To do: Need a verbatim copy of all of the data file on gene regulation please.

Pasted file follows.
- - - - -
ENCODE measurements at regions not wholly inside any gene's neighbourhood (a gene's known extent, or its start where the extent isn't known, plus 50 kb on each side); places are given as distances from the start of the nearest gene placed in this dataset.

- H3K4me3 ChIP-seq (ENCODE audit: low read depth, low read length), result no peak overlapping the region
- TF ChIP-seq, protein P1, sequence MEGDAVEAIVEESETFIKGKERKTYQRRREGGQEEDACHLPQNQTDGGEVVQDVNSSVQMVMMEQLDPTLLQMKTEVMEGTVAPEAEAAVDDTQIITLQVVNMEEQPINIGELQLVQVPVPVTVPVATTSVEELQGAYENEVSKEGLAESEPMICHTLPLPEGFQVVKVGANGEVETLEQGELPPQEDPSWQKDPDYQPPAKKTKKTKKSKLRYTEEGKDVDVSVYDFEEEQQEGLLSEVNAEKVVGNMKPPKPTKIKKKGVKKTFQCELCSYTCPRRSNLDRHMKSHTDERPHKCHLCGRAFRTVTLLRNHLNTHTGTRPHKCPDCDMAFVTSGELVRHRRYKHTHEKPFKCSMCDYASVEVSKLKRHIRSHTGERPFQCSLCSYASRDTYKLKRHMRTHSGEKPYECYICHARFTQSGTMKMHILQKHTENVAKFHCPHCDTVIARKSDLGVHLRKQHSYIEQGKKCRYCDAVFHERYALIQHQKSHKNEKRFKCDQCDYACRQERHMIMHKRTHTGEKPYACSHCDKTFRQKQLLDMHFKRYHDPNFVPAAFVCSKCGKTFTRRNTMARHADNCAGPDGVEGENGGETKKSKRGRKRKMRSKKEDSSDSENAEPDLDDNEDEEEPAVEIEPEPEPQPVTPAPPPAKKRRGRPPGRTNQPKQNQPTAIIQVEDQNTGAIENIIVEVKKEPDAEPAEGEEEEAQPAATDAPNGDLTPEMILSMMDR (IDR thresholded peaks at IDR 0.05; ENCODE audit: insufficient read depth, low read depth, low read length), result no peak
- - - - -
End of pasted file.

ENCODE measurements at regions not wholly inside any gene's neighbourhood (a gene's known extent, or its start where the extent isn't known, plus 50 kb on each side); places are given as distances from the start of the nearest gene placed in this dataset.

- H3K4me3 ChIP-seq (ENCODE audit: low read depth, low read length), result no peak overlapping the region
- TF ChIP-seq, protein P1, sequence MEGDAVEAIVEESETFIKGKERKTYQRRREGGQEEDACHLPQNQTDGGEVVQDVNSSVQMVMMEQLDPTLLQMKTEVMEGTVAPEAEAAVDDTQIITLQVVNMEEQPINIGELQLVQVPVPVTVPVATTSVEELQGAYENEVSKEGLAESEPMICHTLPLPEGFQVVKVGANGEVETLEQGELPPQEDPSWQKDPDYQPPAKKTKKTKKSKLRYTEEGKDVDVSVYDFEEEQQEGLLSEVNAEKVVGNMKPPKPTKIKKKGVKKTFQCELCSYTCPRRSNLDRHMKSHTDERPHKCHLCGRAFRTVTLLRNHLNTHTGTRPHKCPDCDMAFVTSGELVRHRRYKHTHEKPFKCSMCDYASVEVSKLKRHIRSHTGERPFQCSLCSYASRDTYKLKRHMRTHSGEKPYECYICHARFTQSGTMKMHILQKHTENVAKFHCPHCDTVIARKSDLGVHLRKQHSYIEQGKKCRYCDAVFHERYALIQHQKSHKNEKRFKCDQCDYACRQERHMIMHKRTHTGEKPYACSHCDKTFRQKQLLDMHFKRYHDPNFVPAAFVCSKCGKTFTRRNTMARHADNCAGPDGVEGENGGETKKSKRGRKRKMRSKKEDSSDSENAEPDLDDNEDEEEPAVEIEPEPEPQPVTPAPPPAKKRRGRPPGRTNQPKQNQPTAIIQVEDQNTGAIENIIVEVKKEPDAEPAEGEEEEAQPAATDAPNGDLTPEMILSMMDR (IDR thresholded peaks at IDR 0.05; ENCODE audit: insufficient read depth, low read depth, low read length), result no peak